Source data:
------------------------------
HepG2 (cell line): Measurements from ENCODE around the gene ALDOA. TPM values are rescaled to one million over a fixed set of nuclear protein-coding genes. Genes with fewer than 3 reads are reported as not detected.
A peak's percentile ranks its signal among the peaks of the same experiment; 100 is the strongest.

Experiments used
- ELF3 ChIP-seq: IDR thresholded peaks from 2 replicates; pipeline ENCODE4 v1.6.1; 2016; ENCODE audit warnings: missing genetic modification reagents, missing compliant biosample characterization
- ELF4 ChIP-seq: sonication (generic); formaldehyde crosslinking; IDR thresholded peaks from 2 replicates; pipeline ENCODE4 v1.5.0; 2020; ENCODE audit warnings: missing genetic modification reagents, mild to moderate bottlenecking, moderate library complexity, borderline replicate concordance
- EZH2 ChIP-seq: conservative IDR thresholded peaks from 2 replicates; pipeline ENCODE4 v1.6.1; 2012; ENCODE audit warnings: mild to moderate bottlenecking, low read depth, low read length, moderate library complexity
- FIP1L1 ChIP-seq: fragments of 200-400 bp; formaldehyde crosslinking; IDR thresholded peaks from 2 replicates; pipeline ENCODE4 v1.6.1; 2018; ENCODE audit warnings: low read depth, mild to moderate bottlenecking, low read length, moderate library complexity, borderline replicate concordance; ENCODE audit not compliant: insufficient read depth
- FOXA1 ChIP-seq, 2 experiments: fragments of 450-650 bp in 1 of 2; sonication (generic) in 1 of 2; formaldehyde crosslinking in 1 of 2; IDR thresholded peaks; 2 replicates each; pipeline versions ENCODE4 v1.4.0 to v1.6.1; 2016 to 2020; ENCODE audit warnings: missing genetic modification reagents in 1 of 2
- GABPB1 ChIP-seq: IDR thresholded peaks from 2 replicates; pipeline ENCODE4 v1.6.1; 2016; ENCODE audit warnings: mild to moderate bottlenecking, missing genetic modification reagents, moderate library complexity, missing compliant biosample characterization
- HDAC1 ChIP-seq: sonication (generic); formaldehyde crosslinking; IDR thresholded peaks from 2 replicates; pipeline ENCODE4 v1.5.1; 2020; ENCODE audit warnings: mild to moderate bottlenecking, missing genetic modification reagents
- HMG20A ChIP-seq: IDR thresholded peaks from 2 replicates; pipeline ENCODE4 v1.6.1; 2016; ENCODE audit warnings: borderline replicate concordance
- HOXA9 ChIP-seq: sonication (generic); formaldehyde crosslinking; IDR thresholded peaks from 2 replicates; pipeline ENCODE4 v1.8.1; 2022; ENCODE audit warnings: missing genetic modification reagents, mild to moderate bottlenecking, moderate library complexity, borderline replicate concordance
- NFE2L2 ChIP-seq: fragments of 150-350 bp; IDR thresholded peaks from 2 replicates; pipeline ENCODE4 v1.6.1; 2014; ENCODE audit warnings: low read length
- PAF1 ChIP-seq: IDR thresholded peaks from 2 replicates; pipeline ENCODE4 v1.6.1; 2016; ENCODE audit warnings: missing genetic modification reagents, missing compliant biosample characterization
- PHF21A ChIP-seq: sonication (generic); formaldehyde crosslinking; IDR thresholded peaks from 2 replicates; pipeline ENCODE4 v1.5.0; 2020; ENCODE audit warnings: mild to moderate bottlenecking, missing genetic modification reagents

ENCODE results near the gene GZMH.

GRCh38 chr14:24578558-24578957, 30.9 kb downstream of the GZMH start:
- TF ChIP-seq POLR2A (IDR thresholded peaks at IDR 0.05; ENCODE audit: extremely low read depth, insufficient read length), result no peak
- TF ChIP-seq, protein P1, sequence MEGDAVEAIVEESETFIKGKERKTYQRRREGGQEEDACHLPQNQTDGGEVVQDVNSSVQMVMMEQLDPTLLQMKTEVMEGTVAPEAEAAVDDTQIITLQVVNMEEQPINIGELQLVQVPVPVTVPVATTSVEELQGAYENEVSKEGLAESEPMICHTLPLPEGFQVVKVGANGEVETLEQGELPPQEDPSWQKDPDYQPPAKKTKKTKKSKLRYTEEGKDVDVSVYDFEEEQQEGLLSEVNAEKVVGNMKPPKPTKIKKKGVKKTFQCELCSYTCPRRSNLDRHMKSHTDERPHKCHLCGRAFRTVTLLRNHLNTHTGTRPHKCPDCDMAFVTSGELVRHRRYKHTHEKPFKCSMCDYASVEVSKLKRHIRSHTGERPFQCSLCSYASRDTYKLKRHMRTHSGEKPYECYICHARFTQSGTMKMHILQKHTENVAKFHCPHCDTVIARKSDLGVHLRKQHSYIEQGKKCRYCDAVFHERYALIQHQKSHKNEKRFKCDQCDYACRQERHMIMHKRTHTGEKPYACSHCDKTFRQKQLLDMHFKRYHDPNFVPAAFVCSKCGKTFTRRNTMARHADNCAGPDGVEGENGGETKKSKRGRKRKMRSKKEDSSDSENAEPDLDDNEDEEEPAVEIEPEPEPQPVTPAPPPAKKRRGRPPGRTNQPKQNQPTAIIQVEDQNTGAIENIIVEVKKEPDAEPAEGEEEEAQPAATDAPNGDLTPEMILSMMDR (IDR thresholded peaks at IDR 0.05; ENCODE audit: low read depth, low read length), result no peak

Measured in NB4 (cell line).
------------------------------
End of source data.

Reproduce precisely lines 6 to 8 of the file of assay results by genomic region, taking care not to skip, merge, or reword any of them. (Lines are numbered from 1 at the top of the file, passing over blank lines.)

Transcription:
- EZH2 ChIP-seq: conservative IDR thresholded peaks from 2 replicates; pipeline ENCODE4 v1.6.1; 2012; ENCODE audit warnings: mild to moderate bottlenecking, low read depth, low read length, moderate library complexity
- FIP1L1 ChIP-seq: fragments of 200-400 bp; formaldehyde crosslinking; IDR thresholded peaks from 2 replicates; pipeline ENCODE4 v1.6.1; 2018; ENCODE audit warnings: low read depth, mild to moderate bottlenecking, low read length, moderate library complexity, borderline replicate concordance; ENCODE audit not compliant: insufficient read depth
- FOXA1 ChIP-seq, 2 experiments: fragments of 450-650 bp in 1 of 2; sonication (generic) in 1 of 2; formaldehyde crosslinking in 1 of 2; IDR thresholded peaks; 2 replicates each; pipeline versions ENCODE4 v1.4.0 to v1.6.1; 2016 to 2020; ENCODE audit warnings: missing genetic modification reagents in 1 of 2